Eventually we heard two other cries for help and found in the water an able seaman who was clothed and not burned. Shortly after we picked up a pumpman in the same condition. We tried to pursue the ship, looking for survivors, but it was an impossible task because those in the boat were so gravely injured and collapsing, leaving only three to row against the wind and sea.
So we stopped rowing and found the first apprentice terribly burned, so much so that his hands had to be freed from the oars with scissors. The third officer and I attended to the wounded and were horrified at the extent of their injuries. There seemed no further signs of life anywhere so we hoisted sail and set course for Trinidad.
This time, the fireman who had been in such agony all night, died, and within minutes the second steward who had suffered terrible abdominal wounds and burns also passed away. I went over to him and lifted the blanket covering him and noticed the whole of his stomach badly injured and exposed. He had been very patient during the night and the only thing he complained of was the cold. Both these men were committed to the deep.
We had been sailing for an hour or two when the second mate called me. He had been badly burned and severely injured below the waist. He wanted water which I gave him, but even then I knew it was hopeless and a few minutes later he passed away, and as I covered him up with a blanket I noticed that the senior apprentice's life was also drawing to a close. About mid-day he died having been very badly burned all over his body and had been so very brave trying to keep up the morale of the rest of the men by singing. The most pathetic thing about the whole tragedy was the extreme youth of these lads, which was uppermost in my mind as I committed them to the deep.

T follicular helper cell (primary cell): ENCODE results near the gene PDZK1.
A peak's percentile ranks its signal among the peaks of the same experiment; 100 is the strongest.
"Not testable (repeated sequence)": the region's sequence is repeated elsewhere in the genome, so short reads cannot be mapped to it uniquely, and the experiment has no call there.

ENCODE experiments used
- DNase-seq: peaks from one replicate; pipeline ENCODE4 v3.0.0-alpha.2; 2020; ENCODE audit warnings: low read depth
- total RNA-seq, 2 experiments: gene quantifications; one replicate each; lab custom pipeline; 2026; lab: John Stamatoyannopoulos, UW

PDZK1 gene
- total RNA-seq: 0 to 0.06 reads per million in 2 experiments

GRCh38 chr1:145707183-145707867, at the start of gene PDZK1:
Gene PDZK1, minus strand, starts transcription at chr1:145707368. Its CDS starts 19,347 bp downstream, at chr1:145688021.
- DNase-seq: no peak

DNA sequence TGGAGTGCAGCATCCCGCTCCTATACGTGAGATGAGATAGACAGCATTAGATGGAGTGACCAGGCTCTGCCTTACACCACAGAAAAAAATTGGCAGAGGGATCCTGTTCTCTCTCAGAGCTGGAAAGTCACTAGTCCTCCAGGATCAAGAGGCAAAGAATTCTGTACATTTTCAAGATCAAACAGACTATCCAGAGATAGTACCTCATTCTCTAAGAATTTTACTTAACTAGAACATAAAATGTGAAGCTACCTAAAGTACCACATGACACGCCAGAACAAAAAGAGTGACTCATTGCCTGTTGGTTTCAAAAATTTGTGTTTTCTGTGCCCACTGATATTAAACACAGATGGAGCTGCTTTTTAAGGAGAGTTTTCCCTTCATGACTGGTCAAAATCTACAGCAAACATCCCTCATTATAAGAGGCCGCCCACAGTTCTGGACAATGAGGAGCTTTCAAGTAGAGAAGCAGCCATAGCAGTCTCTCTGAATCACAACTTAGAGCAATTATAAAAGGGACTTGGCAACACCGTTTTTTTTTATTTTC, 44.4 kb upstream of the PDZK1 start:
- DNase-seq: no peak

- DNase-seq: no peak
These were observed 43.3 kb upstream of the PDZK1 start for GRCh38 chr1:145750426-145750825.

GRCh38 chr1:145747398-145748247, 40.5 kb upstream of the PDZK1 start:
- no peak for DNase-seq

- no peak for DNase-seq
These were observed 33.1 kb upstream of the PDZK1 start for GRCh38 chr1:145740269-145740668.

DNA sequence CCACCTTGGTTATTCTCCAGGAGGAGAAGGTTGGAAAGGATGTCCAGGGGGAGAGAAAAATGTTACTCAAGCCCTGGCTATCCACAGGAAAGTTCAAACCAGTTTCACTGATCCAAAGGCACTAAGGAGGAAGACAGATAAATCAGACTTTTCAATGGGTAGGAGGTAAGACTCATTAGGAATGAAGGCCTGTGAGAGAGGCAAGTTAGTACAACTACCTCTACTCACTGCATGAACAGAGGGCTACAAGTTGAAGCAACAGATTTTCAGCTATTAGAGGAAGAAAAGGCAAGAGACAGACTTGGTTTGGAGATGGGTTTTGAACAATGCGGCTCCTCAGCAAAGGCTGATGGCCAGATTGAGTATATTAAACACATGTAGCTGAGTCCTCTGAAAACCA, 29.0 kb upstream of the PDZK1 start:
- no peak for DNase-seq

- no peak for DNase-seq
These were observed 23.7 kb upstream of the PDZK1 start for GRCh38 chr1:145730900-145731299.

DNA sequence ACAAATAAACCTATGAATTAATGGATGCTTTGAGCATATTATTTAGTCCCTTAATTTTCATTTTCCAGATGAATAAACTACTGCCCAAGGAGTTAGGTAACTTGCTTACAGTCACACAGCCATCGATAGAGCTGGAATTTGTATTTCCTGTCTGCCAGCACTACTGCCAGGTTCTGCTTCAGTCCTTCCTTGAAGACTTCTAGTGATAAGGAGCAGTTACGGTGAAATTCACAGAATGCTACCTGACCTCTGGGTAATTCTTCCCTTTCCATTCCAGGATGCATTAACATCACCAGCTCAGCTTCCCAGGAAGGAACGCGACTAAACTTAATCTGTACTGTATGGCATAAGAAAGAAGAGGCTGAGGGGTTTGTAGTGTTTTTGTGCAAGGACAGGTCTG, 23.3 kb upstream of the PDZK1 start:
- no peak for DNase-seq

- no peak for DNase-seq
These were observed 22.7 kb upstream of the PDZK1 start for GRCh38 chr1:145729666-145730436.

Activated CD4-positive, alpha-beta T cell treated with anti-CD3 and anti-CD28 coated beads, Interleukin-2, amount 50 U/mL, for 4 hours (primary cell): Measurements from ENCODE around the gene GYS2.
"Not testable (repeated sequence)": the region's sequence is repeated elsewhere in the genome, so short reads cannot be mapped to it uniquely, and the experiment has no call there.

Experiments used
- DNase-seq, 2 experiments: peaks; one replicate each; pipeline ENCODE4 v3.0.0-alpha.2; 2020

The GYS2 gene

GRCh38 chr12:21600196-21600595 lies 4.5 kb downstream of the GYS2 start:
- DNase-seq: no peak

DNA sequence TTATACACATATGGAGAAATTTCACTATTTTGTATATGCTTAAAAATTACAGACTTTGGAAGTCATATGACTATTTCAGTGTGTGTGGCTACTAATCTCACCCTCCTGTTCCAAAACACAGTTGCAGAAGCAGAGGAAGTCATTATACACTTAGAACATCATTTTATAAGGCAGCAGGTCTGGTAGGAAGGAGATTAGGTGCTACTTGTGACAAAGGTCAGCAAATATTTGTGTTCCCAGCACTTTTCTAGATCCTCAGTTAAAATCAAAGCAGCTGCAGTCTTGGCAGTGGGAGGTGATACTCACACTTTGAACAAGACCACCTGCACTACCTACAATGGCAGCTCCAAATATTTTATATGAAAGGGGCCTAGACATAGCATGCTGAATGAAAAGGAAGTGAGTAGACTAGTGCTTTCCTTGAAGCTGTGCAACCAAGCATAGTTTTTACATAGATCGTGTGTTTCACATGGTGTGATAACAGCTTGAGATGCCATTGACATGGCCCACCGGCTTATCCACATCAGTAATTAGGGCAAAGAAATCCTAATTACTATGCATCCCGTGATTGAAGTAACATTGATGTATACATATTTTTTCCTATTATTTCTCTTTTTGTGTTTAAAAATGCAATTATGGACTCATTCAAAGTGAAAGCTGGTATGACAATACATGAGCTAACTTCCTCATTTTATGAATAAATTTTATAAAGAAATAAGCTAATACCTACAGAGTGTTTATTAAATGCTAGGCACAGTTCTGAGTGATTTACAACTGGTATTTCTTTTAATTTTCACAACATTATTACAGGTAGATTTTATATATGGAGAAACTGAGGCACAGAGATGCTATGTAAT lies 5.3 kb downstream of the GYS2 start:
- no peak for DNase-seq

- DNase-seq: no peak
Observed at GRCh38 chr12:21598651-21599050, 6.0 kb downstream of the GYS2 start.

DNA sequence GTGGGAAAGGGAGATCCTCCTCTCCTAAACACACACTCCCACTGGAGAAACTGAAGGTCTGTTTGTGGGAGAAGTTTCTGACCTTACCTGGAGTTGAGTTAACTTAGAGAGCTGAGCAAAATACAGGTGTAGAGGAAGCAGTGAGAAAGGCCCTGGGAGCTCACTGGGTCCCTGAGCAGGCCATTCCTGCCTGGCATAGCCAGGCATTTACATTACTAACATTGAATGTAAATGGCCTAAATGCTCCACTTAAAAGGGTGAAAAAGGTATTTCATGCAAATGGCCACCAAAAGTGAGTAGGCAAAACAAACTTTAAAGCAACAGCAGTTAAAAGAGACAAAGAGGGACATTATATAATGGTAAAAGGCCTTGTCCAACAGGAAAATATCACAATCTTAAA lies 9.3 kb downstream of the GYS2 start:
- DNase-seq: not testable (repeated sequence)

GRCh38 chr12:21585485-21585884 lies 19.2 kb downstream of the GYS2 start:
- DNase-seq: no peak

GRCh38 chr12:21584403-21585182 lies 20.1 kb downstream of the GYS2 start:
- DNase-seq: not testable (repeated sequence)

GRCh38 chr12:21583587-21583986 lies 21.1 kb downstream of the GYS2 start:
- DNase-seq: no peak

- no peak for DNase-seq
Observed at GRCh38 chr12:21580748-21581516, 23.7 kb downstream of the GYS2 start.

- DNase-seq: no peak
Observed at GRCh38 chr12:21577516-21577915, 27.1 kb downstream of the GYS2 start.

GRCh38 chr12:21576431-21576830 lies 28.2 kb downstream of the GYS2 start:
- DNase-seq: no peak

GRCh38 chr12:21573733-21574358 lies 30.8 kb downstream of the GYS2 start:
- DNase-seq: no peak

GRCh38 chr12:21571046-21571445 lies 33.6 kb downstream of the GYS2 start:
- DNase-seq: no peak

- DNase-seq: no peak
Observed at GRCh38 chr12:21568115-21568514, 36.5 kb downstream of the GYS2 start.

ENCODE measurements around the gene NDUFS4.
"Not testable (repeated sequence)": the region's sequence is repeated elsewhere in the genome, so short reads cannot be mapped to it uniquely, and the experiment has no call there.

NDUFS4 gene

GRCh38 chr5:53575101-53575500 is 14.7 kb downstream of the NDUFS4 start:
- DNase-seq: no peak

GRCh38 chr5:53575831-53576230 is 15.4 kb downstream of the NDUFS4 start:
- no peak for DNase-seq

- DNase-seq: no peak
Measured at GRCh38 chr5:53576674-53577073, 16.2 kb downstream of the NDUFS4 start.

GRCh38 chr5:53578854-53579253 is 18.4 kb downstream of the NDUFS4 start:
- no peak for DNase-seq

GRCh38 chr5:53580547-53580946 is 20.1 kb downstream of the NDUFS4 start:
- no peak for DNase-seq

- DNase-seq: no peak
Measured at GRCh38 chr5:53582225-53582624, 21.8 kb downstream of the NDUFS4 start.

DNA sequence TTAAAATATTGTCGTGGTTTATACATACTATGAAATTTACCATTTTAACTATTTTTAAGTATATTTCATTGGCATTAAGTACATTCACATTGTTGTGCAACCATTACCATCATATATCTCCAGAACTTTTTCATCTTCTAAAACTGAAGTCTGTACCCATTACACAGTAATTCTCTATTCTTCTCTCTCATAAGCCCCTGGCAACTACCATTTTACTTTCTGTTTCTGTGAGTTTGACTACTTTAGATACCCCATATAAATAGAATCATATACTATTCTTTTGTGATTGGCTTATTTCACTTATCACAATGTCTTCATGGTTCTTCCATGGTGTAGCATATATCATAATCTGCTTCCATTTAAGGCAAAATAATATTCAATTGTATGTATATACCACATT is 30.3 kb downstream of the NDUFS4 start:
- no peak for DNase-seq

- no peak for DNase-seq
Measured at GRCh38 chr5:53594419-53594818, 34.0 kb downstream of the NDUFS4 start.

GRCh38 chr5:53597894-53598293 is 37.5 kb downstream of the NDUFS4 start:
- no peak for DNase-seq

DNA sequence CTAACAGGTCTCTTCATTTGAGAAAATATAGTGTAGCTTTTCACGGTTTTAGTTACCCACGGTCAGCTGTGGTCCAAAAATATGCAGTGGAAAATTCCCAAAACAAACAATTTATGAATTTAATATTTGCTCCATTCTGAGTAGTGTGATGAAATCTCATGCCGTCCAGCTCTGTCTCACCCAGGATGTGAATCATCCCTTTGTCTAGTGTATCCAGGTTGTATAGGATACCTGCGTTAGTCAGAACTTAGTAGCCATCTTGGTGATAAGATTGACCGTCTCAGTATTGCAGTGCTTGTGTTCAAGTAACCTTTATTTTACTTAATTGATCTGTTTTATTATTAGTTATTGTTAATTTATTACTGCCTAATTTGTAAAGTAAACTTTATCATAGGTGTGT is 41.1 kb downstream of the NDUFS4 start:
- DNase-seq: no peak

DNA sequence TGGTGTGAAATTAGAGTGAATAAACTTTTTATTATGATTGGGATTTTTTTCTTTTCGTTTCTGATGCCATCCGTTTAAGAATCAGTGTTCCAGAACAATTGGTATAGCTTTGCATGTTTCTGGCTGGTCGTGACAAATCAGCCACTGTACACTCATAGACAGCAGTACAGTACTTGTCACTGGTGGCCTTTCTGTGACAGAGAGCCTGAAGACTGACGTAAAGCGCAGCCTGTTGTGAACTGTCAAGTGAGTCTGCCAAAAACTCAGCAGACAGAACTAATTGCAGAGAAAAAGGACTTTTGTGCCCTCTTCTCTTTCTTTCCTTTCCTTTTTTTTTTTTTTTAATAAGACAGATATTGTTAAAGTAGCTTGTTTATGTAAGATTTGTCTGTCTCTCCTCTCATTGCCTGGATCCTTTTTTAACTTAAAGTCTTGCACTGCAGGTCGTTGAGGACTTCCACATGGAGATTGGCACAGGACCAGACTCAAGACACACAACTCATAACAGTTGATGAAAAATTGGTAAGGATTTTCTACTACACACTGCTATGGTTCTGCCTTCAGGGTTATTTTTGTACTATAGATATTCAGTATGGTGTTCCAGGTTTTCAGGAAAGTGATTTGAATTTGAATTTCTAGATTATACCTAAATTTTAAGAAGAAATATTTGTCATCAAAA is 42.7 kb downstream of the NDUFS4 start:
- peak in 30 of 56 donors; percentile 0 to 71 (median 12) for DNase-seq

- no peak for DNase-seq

We continued on our voyage, in utter despair and sadness. At about 1 o'clock in the afternoon we heard the hum of a plane. He circled round several times, increasing height and then dropped a parachute, which held a cask of water but this broke on impact and so was wasted. I wasn't too concerned about water at that point as I reckoned I had enough to last us about 30 days. We proceeded and just before dark the plane returned.
He dropped the second parachute and this time it was a churn, rather like a milk churn. It was a good drop as it landed about 30 to 40 yards away from us. We picked it up and inside was a flask of iced water, cigarettes, chocolates and soup and a message saying 'steer south, coast within 110 miles'. I had had a rough idea that this was so, but steering south for me was against everything, e.g. current and the wind. However I decided to try so we turned round and headed south as far as we could judge. Dawn broke, we tidied the boat as far as we could and had a few rations. About ten o'clock the plane appeared again and dropped another parachute and this time it wasn't food but a message saying 'Help coming'.